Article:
Important: Do not modify these instruments. Otherwise, they will no longer be validated or comparable. For demographics and health status, consider using instruments from national agencies. If you must develop new metrics based on questionnaires or scales, consider consulting with a psychometrician to ensure these metrics are reasonably validated.

Investigators also increasingly recognize the benefits of incorporating standard representations of data such as laboratory values (like hemoglobin A1c or glucose), diseases (such as sarcoidosis), and symptoms and findings (such as shortness of breath). Incorporating standards in your data-sets will greatly improve their re-usability in the future, making it easier for you to collaborate with others and enabling you to contribute your data to local and national repositories.

To Record…Consider Using
Sex and Genderguidelines from Statistics Canada, which is changing the census question on this:
Race and EthnicityGuidelines from:Canadian Institutes of Health Research (CIHR)

National Institute of Health (NIH)

Laboratory values Logical Observation Identifiers Names and Codes (LOINC)
Diseases, Symptoms and FindingsSystematized Nomenclature of Medicine—Clinical Terms (SNOMED-­‐CT )International Classification of Diseases, Ninth Revision (ICD-­‐9)

Consistent Numerical Codes

Use numerical codes consistently throughout your survey. For example, if in one response, unknown is coded as 99unknown should be coded as 99 throughout the database.

Note: Generally, Yes = 1 and No = 0. The numerical code does not affect the display order of choices in the REDCap data entry form.

Avoid missing values

There may be several different reasons that values may be missing, and those reasons may be relevant to your study. Leaving a value blank is ambiguous. A researcher who decide to leave a blank in a data-set, may unknowingly throw away a chance to collect useful data. For example, a person may have a missing value for a thyroid scan. This value may be missing for one of the following reasons:

  • The subject still needs to take the test.
  • The subject forgot to take the test.
  • You forgot to record the value.
  • The person does not have a thyroid gland.

Consider whether Yes or No are the only choices for a given question. For example, a simple Yes/No answer may not suffice for questions such as, “Have you ever had disease X?”. Other answers to consider may be:

  • I don’t know.
  • I was tested for that, but I do not remember the results.
  • I do not want to answer this question.

If data are missing or unknown, you can either:

  • Include reasons in your categorical responses.
  • Mark the data as missing, and include a text box to record the reason for the missing value.

Group related variables on short forms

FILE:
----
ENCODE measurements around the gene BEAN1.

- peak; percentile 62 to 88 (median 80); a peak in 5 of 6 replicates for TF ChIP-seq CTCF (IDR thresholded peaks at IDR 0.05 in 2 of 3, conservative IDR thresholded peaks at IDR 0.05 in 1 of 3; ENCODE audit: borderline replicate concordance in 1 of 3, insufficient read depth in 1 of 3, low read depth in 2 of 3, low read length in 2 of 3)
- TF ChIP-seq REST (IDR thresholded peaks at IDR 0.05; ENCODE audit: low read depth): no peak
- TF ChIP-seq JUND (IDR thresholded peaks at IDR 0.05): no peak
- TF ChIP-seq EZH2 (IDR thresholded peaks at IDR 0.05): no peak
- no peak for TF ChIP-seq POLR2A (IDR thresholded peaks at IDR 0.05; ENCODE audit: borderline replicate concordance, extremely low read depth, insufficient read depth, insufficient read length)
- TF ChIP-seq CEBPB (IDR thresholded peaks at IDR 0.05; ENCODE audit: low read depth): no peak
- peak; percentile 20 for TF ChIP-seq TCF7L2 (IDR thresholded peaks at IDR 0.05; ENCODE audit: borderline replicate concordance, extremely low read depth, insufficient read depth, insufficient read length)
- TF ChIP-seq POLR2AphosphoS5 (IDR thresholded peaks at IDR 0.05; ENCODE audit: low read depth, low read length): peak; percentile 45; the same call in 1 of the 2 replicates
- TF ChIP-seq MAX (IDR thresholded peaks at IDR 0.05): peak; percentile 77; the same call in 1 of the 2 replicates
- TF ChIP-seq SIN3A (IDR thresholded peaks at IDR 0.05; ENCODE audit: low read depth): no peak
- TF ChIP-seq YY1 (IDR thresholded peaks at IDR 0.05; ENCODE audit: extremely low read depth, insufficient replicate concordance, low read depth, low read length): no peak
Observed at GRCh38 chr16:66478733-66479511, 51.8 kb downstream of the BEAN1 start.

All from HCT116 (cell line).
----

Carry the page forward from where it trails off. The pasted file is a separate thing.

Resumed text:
Form Names correspond to individual data entry web pages. Forms are groupings of variables within the database. Put variables collected together on the same form to improve data entry workflow. For example, putting demographics together and labs together on separate forms makes data entry more reliable. Keep forms short to minimize risk of data loss (by saving more often when completing a form). If possible, group field types that minimize changing from keyboard to mouse.


Managing REDCap Project Status

  1. Before changing your REDCap project status from Development to Production:
    • Sufficiently test your project.
    • Obtain an independent review of your project.
    • Test branching logic and calculations.
  1. Change your REDCap project status from Development to Production before starting data collection.
  2. After changing your REDCap project status from Development to Production. You are ready to start data collection.
    • Do not renumber your response options. Enumeration changes can corrupt data.
    • Do not rename variables, because this can cause data loss.
    • Do not delete records or events, because this can cause data loss.

Important: You cannot test branching logic and calculations after changing your project to Production status.

Audit Log

There are multiple levels of auditing on REDCap. The table below describes three reoccurring auditing scenarios in REDCap.

AuditorCan AuditDescription
REDCap administratorsREDCap user logsREDCap project logsREDCap administrators can view the audit logs for all projects on the server. Additionally, they have access to all information about user logins, inputs of project data, changes, and deletions of projects.
REDCap project owners or delegatesREDCap project logsBy default, the project owner has this user right, and the project owner can grant this right to other users in the project. The project owner has access to information about input of project data, changes, and deletions.
Operational and Security IT staff at the University of TorontoREDCap server-level logsOperational and Security IT staff have access to the information about network traffic, such as: login credentials, login origin, and duration. These activities contribute to a responsive and performing instance of REDCap. They have no access to information  about participants or responses within REDCap.